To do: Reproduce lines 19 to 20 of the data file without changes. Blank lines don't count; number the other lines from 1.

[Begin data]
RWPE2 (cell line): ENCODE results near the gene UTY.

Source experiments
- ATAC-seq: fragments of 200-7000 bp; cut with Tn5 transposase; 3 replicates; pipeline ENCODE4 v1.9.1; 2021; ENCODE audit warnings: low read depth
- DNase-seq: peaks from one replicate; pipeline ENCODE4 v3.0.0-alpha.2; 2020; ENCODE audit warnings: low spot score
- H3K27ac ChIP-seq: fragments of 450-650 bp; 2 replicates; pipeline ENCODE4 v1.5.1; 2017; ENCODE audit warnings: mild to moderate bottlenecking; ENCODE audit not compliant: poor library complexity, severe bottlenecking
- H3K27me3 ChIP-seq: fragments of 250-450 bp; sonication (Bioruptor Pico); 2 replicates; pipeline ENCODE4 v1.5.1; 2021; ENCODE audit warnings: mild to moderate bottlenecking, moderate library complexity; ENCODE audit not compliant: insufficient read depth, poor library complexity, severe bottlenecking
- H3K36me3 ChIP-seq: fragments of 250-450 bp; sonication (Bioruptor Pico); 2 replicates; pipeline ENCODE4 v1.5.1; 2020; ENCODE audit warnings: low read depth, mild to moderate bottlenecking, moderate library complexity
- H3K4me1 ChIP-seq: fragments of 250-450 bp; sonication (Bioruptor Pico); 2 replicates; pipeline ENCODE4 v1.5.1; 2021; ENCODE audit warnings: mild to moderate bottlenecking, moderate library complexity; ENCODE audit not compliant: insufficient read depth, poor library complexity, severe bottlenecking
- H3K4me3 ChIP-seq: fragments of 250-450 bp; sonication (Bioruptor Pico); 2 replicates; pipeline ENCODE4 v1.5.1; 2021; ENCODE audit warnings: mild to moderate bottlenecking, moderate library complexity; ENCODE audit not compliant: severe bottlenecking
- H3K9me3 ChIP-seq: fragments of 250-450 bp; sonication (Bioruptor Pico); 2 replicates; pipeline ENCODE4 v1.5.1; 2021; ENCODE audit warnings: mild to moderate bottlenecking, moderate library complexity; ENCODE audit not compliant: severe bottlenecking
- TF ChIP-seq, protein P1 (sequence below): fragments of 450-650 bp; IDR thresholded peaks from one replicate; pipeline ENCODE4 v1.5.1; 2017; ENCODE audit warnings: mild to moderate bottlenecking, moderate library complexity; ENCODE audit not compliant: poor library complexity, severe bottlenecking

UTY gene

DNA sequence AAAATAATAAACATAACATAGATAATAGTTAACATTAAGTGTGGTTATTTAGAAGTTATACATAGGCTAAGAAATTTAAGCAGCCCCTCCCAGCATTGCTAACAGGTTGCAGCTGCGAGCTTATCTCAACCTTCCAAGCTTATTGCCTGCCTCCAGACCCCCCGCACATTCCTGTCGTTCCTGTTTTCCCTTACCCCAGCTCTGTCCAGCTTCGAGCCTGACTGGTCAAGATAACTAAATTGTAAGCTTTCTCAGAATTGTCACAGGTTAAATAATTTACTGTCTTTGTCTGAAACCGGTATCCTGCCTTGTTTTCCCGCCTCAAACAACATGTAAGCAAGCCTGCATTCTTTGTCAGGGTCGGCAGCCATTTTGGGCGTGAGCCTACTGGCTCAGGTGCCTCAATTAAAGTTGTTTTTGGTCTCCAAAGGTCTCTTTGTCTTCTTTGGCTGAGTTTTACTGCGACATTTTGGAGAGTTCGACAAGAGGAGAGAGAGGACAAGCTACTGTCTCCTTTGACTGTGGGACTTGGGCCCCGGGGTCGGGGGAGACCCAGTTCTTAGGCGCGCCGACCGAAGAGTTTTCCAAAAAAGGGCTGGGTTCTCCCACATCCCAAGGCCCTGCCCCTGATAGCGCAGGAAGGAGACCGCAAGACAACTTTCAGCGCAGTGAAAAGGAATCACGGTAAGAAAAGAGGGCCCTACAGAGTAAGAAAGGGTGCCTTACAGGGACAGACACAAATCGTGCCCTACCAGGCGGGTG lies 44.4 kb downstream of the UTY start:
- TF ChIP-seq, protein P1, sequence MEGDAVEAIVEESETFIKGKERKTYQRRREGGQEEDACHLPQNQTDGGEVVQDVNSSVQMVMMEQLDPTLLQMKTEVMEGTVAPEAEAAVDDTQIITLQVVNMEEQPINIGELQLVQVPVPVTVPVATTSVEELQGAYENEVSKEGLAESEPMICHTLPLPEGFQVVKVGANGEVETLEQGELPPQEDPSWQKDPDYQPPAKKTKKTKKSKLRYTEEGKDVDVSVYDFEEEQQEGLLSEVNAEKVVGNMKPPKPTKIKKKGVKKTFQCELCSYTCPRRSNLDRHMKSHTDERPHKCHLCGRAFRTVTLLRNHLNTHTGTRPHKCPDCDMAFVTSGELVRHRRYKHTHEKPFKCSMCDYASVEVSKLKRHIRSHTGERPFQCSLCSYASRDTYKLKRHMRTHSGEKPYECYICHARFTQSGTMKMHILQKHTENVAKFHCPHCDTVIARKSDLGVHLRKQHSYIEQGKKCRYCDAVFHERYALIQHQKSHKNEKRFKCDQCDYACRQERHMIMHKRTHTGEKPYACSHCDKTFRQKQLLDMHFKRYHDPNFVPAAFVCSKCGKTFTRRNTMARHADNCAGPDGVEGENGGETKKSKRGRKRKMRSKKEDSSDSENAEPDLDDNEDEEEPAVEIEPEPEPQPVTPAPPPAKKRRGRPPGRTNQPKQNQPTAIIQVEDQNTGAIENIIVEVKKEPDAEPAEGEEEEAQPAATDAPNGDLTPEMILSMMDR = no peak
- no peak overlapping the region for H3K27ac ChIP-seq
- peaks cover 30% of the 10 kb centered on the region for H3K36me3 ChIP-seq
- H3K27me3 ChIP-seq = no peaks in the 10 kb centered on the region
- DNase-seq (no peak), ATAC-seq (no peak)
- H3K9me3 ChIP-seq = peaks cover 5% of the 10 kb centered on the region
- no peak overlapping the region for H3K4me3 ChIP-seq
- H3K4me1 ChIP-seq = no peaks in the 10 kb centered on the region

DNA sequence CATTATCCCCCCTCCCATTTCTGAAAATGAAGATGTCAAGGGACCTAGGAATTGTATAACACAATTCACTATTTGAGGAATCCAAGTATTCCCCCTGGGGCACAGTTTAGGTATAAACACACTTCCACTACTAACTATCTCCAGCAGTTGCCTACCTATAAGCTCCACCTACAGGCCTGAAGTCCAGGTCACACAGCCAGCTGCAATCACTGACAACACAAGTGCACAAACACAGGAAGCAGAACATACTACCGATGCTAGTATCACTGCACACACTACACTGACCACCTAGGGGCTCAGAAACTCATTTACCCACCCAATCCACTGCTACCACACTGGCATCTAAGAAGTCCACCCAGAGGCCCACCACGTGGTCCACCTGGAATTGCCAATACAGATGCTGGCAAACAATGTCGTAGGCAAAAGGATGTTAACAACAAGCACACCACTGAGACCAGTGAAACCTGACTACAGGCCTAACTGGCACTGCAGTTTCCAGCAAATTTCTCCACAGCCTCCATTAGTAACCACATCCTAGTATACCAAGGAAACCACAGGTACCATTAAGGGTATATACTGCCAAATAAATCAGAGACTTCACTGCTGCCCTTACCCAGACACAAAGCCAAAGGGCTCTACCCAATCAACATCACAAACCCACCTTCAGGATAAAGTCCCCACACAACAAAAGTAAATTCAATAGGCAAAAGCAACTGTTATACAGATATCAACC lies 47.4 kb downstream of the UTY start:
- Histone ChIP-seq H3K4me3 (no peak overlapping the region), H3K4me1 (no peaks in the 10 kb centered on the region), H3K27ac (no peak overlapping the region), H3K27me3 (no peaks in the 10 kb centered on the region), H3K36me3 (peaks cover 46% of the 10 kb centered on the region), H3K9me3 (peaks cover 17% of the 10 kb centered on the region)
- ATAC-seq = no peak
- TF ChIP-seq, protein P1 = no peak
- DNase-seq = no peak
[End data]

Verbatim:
- H3K9me3 ChIP-seq = peaks cover 5% of the 10 kb centered on the region
- no peak overlapping the region for H3K4me3 ChIP-seq